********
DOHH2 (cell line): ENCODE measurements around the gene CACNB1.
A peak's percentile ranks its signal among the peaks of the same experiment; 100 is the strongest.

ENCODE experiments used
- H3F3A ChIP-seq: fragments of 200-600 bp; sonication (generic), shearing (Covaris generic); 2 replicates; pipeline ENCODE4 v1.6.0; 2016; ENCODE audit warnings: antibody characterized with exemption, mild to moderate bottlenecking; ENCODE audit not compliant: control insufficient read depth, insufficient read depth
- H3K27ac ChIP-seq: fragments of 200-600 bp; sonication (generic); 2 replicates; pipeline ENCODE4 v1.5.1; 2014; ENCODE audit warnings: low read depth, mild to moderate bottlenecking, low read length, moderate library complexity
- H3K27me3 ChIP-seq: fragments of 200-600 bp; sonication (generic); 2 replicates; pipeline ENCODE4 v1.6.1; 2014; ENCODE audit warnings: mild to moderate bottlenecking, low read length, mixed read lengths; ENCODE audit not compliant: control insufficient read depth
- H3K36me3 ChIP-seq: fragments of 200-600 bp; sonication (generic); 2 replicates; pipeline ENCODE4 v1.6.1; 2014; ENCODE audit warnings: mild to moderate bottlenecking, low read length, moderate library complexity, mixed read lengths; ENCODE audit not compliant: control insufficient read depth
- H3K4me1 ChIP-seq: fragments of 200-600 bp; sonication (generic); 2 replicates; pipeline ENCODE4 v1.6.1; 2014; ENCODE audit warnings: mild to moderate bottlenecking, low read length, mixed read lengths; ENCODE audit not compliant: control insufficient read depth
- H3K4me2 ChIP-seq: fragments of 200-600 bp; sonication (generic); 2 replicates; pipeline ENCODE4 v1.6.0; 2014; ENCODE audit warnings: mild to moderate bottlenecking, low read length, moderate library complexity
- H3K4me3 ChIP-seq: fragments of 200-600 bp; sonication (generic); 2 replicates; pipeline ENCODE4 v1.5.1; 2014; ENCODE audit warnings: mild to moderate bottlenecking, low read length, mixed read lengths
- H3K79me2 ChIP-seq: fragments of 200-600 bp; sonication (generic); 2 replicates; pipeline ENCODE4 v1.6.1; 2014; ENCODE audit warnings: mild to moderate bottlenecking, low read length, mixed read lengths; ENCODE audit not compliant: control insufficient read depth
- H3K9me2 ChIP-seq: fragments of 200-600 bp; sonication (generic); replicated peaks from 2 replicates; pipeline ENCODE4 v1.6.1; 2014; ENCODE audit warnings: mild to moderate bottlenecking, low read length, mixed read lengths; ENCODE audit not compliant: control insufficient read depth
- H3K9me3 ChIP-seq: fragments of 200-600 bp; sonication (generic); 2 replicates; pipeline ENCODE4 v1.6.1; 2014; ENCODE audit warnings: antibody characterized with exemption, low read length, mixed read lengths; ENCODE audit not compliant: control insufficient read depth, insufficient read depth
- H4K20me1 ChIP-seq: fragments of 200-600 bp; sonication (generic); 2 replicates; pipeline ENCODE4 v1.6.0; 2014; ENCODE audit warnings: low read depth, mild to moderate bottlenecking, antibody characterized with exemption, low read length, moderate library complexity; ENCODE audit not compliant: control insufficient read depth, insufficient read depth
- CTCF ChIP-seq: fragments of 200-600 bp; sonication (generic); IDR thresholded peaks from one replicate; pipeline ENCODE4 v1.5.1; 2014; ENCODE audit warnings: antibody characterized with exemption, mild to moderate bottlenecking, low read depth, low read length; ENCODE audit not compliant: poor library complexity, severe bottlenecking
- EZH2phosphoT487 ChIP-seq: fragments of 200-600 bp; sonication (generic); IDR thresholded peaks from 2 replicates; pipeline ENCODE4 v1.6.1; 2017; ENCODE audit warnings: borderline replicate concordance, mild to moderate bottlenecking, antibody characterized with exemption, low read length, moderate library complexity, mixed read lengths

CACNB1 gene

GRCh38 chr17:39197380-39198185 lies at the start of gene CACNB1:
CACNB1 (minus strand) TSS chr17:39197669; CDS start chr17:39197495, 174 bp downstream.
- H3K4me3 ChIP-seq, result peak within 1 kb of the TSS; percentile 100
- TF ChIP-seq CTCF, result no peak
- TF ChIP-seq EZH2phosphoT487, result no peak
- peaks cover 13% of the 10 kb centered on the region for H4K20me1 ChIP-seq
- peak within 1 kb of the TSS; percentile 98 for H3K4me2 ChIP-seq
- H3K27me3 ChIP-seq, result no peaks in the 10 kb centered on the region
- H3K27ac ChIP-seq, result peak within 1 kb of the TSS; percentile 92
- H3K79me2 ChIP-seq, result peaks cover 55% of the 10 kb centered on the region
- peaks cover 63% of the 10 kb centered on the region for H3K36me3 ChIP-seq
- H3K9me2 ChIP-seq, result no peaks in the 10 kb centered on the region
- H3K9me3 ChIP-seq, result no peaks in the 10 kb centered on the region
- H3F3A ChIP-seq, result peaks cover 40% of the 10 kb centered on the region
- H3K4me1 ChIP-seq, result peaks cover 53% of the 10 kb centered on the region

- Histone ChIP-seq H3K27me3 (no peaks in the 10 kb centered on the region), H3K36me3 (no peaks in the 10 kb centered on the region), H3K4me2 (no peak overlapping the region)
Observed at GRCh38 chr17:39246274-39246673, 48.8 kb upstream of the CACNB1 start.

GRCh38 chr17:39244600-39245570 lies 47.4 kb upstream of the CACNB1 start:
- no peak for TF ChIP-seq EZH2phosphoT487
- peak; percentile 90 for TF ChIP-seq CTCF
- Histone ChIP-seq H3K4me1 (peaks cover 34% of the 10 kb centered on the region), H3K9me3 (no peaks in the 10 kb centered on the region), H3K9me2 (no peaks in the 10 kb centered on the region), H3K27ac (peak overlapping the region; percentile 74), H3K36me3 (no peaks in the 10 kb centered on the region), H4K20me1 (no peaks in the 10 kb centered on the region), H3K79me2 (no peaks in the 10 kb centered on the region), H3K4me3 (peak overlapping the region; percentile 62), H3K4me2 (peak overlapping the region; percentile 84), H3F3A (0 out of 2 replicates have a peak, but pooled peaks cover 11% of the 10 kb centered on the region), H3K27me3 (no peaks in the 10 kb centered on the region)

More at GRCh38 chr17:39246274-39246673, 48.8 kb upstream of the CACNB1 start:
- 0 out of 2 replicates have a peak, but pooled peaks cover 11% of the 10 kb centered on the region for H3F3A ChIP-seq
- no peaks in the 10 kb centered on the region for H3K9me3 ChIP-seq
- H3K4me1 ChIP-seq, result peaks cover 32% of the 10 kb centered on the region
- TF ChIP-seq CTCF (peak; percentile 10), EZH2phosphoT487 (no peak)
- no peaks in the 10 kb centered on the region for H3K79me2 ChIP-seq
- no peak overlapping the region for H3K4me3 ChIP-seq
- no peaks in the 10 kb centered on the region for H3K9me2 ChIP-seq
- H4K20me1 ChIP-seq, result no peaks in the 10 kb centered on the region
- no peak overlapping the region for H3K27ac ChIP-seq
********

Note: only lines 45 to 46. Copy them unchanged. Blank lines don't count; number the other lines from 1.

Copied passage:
- no peak overlapping the region for H3K4me3 ChIP-seq
- no peaks in the 10 kb centered on the region for H3K9me2 ChIP-seq